Better than Bircher Müesli: Fruity Chia Bowl

Fruity Chia Bowl

Growing up in Switzerland – and the Swiss-German part no less – Bircher müesli was everywhere. In Switzerland, no hotel breakfast buffet is complete without this beloved breakfast food.

Bircher müesli or simply Bircher as it is called in the French part of Switzerland where I have lived for the past 16 years, is a breakfast of oats soaked in milk, yoghurt, fruits, nuts and seeds. It is made in advance and kept in the fridge to be eaten over several days, making it a quick and convenient breakfast food.

Bircher müesli was invented by a Swiss doctor called Maximilian Bircher-Benner as a way of helping the patients at his sanatorium in Zürich heal through the power of soaked cereal, fruits, and raw nuts and seeds. This might sound obvious to our modern ears, but was revolutionary at the end of the 19th century when meat, potatoes and white bread were the norm.

And while the original Bircher müesli is a pretty good breakfast choice if you are able to digest milk and oats, I am not a fan of either and I know many people also find them hard to digest.

Enter the Fruity Chia Bowl: Using a simple cashew milk instead of milk and chia seeds instead of oats, this breakfast is better than Bircher and might even keep you going for longer.

Indeed, chia seeds were the food of choice for Aztec and Mayan warriors, who believed that a single tablespoon would keep them going for 24 hours. I am not sure I can guarantee 24 hours, but my husband and I both tried 5-6 hours between breakfast and lunch and it definitely kept us going! I wrote more about the wonder of chia seeds here in case you need more convincing!

This Fruity Chia Bowl is super easy to prepare, taking only a few minutes in the evening and can be eaten for up to 4-5 days. There is something I find very gratifying about food that is waiting for you in the fridge: I see it as a love note from me to me or my husband.

So here’s how to prepare your own love note to yourself and your family. The recipe is very versatile, so feel free to adapt it to suit your needs or just keep things interesting!

INGREDIENTS (for about 8 servings)

1 cup/175 grams raw, unsalted cashews – preferably soaked for 3-4 hours to make them more digestible and easier to blend. Rinse well before using.

FRUIT OF YOUR CHOICE such as:

250 grams raspberries (I used frozen without defrosting them first)

1 medium apple (sour apples like Granny Smiths give more taste)

1 medium pear

1 medium banana

Juice of 1 lemon

3.5 cups/950 ml water

3/4 cup or 135 grams chia seeds

Spice of your choice – a little vanilla or cinnamon powder work well. I usually don’t add spices during preparation and add  some to my bowl instead so I can change the taste a little every day.

METHOD

Chop fruit into the size you like and place in a big container that has a lid. Place the frozen raspberries in there as well. Pour the lemon juice over the fruit and stir. The lemon juice is very important as it helps keep the fruit fresh and lends a sour, almost yoghurt-like taste.

Drain and rinse soaked cashew and put them in a blender with the water. You have just made cashew milk! If you want a sweeter taste, you can add a little maple syrup, honey or dates to this mixture although I find it doesn’t need additional sweetness thanks to the fruit. If you are adding spices you can also add them in at this point.

Once you have made your cashew milk, add the chia seeds. Pulse very briefly on the lowest setting of your blender – just enough to mix the chia seeds without actually blending them.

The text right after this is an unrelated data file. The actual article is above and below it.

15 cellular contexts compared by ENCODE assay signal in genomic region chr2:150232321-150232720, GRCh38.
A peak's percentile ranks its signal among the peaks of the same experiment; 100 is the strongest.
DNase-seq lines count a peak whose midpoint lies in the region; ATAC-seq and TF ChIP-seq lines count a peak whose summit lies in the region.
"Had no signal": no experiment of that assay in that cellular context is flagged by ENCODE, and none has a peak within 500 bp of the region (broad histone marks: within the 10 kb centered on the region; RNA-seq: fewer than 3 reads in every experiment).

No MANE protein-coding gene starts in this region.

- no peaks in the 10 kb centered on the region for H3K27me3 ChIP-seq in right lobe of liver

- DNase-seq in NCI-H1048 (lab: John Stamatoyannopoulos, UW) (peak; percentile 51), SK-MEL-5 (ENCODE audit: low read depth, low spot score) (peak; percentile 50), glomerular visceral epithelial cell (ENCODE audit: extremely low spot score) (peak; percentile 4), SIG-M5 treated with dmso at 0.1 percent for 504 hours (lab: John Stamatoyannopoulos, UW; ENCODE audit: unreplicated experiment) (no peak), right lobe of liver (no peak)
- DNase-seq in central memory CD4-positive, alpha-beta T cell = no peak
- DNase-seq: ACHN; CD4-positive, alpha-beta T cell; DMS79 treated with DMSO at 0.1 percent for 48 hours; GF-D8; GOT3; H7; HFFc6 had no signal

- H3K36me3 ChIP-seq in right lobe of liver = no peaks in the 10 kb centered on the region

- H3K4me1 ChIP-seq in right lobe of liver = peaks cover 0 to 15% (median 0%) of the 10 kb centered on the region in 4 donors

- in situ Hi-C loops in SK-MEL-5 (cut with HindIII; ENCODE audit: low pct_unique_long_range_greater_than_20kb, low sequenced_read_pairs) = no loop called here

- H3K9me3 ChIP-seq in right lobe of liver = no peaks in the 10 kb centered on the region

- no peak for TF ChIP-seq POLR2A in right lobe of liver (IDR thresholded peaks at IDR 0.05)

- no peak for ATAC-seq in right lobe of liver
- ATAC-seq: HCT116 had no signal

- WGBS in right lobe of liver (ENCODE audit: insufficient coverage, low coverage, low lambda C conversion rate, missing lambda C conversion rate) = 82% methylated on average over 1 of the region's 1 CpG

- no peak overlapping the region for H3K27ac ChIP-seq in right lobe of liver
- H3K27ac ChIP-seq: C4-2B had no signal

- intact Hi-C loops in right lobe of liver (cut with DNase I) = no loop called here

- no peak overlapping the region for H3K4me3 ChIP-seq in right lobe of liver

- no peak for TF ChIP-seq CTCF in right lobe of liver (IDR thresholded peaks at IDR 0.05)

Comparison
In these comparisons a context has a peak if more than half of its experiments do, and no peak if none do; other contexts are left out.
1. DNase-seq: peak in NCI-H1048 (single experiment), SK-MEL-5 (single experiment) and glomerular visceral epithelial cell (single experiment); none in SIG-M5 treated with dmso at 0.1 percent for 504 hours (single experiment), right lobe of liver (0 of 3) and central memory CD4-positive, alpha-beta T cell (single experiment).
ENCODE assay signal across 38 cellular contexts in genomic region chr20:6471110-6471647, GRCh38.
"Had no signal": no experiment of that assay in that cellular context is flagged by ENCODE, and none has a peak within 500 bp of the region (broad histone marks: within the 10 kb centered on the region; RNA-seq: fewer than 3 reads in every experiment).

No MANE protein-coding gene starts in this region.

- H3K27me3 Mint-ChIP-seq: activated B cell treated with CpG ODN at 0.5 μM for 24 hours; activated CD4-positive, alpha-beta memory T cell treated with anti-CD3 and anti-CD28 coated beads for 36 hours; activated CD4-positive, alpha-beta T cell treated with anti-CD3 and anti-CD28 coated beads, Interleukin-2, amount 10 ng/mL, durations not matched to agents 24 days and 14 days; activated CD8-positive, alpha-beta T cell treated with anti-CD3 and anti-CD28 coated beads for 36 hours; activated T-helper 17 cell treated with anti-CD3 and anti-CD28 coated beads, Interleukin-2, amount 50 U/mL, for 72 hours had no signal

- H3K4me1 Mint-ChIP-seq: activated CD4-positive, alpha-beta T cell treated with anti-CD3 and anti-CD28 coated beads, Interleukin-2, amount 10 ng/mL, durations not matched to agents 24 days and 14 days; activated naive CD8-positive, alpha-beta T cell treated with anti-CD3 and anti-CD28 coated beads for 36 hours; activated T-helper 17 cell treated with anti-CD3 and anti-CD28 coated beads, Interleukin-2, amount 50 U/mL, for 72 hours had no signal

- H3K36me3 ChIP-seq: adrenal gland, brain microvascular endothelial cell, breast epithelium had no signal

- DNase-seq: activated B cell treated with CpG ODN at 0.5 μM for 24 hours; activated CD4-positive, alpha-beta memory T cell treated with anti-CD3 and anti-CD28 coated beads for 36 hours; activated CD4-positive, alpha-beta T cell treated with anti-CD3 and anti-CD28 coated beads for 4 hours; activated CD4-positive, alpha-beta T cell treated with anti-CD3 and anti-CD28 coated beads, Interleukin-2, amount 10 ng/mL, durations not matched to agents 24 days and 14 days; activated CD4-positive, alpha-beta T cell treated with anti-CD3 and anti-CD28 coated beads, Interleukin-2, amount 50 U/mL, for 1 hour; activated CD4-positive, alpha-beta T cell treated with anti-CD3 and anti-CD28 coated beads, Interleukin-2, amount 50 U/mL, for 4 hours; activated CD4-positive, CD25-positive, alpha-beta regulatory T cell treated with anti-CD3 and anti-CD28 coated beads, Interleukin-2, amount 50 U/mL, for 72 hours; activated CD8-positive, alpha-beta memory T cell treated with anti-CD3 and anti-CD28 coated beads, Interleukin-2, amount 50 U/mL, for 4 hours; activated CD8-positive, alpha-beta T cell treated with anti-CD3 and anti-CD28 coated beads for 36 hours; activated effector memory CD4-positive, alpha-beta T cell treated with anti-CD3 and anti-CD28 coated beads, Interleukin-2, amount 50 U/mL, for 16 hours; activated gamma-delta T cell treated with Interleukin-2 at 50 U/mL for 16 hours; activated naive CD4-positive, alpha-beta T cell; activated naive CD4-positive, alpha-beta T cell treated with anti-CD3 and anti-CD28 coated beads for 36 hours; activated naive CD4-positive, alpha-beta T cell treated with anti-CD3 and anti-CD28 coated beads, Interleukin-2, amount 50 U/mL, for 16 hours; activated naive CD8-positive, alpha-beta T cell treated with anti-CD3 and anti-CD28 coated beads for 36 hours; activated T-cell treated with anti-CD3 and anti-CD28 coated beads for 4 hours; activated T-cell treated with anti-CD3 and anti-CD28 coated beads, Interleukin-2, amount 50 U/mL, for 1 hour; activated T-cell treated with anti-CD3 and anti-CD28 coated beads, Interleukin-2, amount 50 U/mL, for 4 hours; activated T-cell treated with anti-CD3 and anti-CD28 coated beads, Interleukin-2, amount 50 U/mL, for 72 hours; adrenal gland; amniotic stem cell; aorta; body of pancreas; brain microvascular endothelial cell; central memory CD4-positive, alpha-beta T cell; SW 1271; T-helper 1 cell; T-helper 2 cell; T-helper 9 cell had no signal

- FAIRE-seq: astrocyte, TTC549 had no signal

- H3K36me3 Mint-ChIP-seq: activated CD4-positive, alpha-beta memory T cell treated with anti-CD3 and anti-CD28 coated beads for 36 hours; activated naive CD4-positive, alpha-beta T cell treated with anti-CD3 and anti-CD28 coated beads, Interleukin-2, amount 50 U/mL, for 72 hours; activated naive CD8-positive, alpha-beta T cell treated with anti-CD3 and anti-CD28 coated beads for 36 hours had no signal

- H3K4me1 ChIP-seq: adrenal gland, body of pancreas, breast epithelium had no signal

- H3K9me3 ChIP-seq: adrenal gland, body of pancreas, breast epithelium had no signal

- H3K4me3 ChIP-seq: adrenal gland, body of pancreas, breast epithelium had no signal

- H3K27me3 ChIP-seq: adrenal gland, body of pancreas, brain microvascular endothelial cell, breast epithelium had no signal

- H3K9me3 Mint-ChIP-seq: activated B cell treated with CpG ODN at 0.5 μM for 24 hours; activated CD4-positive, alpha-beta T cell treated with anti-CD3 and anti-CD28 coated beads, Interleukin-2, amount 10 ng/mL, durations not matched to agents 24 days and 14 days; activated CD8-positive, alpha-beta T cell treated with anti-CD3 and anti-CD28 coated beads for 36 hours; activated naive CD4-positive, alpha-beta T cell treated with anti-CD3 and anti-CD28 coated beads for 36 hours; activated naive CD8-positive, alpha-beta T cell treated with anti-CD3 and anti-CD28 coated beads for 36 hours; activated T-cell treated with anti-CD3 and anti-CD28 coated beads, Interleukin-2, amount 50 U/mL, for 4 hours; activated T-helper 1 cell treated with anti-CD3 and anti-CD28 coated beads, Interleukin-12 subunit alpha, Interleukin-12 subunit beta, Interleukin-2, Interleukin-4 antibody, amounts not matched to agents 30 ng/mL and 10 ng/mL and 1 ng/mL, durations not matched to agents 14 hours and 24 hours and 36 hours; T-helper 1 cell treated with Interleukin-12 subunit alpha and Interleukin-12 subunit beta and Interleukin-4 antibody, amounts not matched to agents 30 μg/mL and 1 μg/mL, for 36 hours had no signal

Pour the milky mixture over the fruits and stir. If you want an even closer experience to the original Bircher, you could add quinoa or buckwheat flakes and stir again. I don’t personally find this is necessary and prefer the taste and texture without.

Cover the container and place in the fridge for at least 2 hours to allow the chia seeds to create a jelly-like texture.

You can keep your Fruity Chia Bowl in the fridge for about 4-5 days, so you have breakfast ready for almost the whole week! For the best taste, take your Fruity Chia out of the fridge at least 10 minutes before eating.

You can now find chia seeds in any organic store. I usually order them online here as they are cheaper to buy in bigger sizes. You can use code WIV403 to get up to $10 off your first order.

Are you a fan of Bircher müesli? Let me know what you think if you give this alternative a try! 

Chia Pudding, Winter Style

Chia Pudding, winter styleWith 20% protein, 25% dietary fiber and about 35% healthy fats, mostly Omega 3, chia seeds are one of my favorite seeds to use on a regular basis. They are also a good sources of iron, calcium and other vitamins and minerals.

Chia seeds are great for thickening foods due to their jelly like consistency in liquid. This makes them an ideal ingredient in puddings so healthy you can also have them for breakfast, like this one!

This is a basic chia seed pudding recipe that I have spiced up and zested up to make it more winter-y. I find that the combination of spices and orange and lemon zest make for a very Christmassy taste that is reminiscent of cookies like the Basel Leckerli that I loved growing up in the German part of Switzerland.

This recipe takes only a few minutes to whip up and can be kept in the fridge for several days. I usually have chia pudding as a breakfast or dessert and you can also have it as a snack.

Blend together:

2 Tbsp almond butter + 3 dl water or 3 dl almond or other nut milk

2-3 Medjool dates

¼ tsp cardamom + ½ tsp nutmeg + ¼ tsp cardamon + 1 tsp cinnamon

Then add to the blender:

40g or 1/4 cup chia seeds

zest of 1 organic orange and 1 organic lemon

Pulse very briefly on the lowest setting of your blender – just enough to mix the chia seeds and lemon and orange zest with the other ingredients.

Place in individual cups or one big jar and put in the fridge to set for at least 2 hours. The pudding will take on a more solid, jelly-like consistency when it is ready.

I order the chia seeds you can see in the video here. You can use code WIV403 to get up to $10 off your first order.

Want more recipes like this?

Download my Healthy Sweet Christmas eBook with recipes for cookies, granola, chocolate and spreads that are all gluten, dairy and refined sugar-free.

 

Eating away from home

This weekend was my birthday (33 already!) and I spent a few beautiful days in the south of France.

Of course, this involved quite a bit of eating out, making this the perfect time to share my eating away from home philosophy:

♦ If it is a special occasion, enjoy it and enjoy the company instead of obsessing about the food. Remember that 80% is perfection – but also that being with people you love and having a great time is just as important for your health as what you eat.